The bonds were made possible through quick work by the Jefferson County commissioners and the Progress Alliance economic development organization earlier this year.
A company spokesman said the bond issue and project will be the subject of a proposal presentation to the power cooperative's board of directors when they meet Nov. 8 in Columbus.
If approved then, the bond sale could take place in December.
The scrubber project will be a unique one for the United States, using a system that has been used in European coal-fired power plants for some time. Instead of a new flue being constructed to serve Unit 3, which is the furthest south power turbine at Cardinal, the scrubbed flue gas will be fed through the squat concrete cooling tower on the site. Scrubbed gas from the other units is fed to a new chimney that was built next to Cardinal's No. 1 unit, which is owned by American Electric Power.
Spokesman Steve Oden said if all goes according to schedule and the bonds are sold, construction work could pick up in 2011 with the bulk of work taking place in 2012, in hopes of having the scrubber unit online by the end of that year.
To allow the financing to be obtained, the Jefferson County commissioners, with work from the Progress Alliance economic development organization, had to approve a Recovery Zone for the county. That was done in April.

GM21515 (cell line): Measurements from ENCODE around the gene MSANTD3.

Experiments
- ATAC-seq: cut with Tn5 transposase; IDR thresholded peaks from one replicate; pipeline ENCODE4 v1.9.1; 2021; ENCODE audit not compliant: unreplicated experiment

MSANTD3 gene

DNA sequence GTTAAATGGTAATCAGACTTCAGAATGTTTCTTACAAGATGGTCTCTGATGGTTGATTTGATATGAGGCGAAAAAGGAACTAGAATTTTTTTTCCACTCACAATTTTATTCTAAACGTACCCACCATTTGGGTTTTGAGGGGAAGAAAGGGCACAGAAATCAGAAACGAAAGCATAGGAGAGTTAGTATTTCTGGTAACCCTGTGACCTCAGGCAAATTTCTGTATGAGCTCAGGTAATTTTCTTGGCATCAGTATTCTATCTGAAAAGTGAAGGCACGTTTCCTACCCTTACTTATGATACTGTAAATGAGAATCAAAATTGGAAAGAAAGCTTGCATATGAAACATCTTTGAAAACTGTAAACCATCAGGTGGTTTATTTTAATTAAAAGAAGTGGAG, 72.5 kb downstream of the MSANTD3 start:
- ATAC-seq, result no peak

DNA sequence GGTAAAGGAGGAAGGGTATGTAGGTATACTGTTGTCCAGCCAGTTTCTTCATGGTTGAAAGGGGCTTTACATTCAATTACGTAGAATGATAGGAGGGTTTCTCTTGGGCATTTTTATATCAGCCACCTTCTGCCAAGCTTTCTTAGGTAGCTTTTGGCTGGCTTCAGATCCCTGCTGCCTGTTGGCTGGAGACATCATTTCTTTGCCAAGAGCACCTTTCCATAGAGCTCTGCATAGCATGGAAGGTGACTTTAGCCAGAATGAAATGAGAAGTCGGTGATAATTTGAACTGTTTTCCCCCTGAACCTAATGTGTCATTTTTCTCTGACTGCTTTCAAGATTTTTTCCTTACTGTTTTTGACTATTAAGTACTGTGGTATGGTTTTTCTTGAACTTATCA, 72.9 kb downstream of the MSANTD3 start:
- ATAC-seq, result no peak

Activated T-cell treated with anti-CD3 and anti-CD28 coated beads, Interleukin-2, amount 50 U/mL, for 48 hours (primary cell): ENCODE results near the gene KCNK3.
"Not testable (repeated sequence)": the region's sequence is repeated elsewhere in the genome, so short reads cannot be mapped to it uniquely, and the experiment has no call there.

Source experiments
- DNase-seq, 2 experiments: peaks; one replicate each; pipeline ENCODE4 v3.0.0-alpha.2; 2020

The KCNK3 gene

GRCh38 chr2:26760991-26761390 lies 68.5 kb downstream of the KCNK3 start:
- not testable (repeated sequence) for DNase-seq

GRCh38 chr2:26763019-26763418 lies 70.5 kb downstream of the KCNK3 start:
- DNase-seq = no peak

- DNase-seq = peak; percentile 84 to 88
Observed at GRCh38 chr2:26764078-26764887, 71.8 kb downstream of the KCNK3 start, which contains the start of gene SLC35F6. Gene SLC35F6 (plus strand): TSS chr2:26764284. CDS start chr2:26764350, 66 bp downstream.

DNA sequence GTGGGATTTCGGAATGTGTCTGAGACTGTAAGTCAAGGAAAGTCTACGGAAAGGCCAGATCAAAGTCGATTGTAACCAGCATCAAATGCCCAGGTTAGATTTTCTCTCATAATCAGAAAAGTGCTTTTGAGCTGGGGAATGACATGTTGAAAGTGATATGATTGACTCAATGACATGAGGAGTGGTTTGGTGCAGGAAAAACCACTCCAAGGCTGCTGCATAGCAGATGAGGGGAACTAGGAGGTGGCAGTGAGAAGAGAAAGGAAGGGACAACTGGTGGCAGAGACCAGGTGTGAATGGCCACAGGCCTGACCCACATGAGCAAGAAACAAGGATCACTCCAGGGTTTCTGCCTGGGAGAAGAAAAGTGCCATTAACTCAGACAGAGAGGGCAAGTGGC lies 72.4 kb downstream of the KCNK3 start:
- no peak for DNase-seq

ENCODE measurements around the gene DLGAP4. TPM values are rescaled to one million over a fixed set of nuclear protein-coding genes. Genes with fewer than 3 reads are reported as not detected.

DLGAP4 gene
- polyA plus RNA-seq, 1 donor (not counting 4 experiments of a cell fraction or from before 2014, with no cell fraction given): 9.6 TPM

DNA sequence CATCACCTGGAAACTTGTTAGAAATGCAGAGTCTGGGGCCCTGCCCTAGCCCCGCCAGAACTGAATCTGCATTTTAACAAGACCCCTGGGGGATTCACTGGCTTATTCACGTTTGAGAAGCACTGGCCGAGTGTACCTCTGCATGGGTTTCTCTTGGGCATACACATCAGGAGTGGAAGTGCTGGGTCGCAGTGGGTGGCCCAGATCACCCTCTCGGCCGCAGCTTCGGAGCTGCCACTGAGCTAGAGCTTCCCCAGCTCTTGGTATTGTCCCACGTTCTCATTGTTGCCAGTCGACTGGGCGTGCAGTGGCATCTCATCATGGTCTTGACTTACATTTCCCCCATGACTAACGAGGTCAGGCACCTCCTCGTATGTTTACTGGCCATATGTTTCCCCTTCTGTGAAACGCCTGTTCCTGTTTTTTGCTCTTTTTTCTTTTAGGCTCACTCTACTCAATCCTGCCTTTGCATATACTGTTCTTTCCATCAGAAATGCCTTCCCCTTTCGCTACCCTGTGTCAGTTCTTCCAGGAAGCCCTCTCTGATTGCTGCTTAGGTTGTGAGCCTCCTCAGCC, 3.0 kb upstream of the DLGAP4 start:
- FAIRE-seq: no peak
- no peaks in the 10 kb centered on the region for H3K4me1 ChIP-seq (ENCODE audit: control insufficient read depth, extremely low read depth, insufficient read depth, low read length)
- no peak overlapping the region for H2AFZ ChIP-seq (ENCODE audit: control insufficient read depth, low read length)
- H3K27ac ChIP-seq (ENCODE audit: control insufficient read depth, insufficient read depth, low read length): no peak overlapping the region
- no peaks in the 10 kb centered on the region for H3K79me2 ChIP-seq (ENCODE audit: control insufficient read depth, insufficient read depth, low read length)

The designation allowed Buckeye Power to seek tax-exempt bonds through the federal stimulus program and had to show the area has high unemployment and financial distress to qualify for the Recovery Zone designation.
Ed Looman, executive director of Progress Alliance, said the commissioners should be praised for their willingness to work quickly to help the project stay on track with tight deadlines to meet.
"It was done extremely quickly. Our commissioners' rapid action turned this around quickly enough for us to meet the deadline. Their willingness and cooperation with us was what enabled us to get the designation and get the ball rolling," Looman said.
"Everything that happens from here regarding jobs and spending on the project and the long-term presence of that power plant wouldn't have happened if the commissioners hadn't worked with me to make this happen in a very short amount of time.
Oden said, "Jefferson County has been very supportive of us. We are proud to be there for the long term. People talk about clean coal like it will happen in the future. It's already there today. We will be burning a lot of Ohio-mined coal in the plant."
Looman noted there will be a short-term boost in the construction and related trades for the construction.
"We have seen the benefits of those kinds of jobs on similar projects at the Sammis Plant and the other units at the Cardinal Plant. Buckeye Power should be commended for their ongoing commitment to Jefferson County," Looman said.
(Giannamore can be contacted at email@example.com.)